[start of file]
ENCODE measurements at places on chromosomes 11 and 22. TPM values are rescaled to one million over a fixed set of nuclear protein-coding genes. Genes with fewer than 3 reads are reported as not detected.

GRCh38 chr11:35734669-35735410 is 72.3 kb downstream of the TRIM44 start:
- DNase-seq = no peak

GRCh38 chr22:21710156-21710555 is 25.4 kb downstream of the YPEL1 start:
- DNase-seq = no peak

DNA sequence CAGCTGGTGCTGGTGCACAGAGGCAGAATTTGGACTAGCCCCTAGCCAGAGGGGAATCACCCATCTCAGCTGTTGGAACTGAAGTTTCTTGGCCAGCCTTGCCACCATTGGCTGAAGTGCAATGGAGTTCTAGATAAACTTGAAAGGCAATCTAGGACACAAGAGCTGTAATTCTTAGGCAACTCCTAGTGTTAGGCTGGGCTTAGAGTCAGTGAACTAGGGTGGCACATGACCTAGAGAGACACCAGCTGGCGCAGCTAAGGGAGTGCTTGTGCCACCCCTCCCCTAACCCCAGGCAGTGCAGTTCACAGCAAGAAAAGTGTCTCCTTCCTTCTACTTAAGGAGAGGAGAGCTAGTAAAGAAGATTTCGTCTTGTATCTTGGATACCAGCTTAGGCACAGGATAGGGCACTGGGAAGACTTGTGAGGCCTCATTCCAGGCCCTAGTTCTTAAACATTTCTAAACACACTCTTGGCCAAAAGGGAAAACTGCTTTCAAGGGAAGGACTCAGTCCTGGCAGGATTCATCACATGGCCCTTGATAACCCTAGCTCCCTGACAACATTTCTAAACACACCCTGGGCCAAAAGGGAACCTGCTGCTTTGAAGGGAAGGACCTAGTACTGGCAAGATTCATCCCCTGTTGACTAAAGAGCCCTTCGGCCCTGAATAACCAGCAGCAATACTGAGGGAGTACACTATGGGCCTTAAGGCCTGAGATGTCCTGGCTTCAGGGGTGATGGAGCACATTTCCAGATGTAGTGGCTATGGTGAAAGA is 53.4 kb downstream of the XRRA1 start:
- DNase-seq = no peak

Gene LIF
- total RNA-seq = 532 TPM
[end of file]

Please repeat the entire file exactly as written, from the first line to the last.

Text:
ENCODE measurements at places on chromosomes 11 and 22. TPM values are rescaled to one million over a fixed set of nuclear protein-coding genes. Genes with fewer than 3 reads are reported as not detected.

GRCh38 chr11:35734669-35735410 is 72.3 kb downstream of the TRIM44 start:
- DNase-seq = no peak

GRCh38 chr22:21710156-21710555 is 25.4 kb downstream of the YPEL1 start:
- DNase-seq = no peak

DNA sequence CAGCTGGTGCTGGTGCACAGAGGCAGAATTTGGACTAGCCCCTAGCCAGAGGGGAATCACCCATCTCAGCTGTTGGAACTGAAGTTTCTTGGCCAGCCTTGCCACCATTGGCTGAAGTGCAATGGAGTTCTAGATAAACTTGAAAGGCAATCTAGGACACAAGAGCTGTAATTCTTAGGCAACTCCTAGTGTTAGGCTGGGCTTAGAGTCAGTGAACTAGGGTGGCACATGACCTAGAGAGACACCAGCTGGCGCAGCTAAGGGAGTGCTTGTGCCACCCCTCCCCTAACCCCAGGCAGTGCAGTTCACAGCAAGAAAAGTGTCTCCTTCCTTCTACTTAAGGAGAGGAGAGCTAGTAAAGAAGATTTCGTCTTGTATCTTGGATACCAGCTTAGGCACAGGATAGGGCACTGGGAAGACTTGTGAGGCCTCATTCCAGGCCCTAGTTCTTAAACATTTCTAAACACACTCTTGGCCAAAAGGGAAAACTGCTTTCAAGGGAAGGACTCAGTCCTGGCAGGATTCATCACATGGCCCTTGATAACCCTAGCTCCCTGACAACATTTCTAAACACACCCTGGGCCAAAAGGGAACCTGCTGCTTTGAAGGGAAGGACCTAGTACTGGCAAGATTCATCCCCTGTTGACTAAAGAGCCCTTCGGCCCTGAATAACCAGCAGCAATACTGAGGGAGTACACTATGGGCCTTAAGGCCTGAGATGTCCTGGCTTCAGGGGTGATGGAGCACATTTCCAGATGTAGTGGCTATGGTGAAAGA is 53.4 kb downstream of the XRRA1 start:
- DNase-seq = no peak

Gene LIF
- total RNA-seq = 532 TPM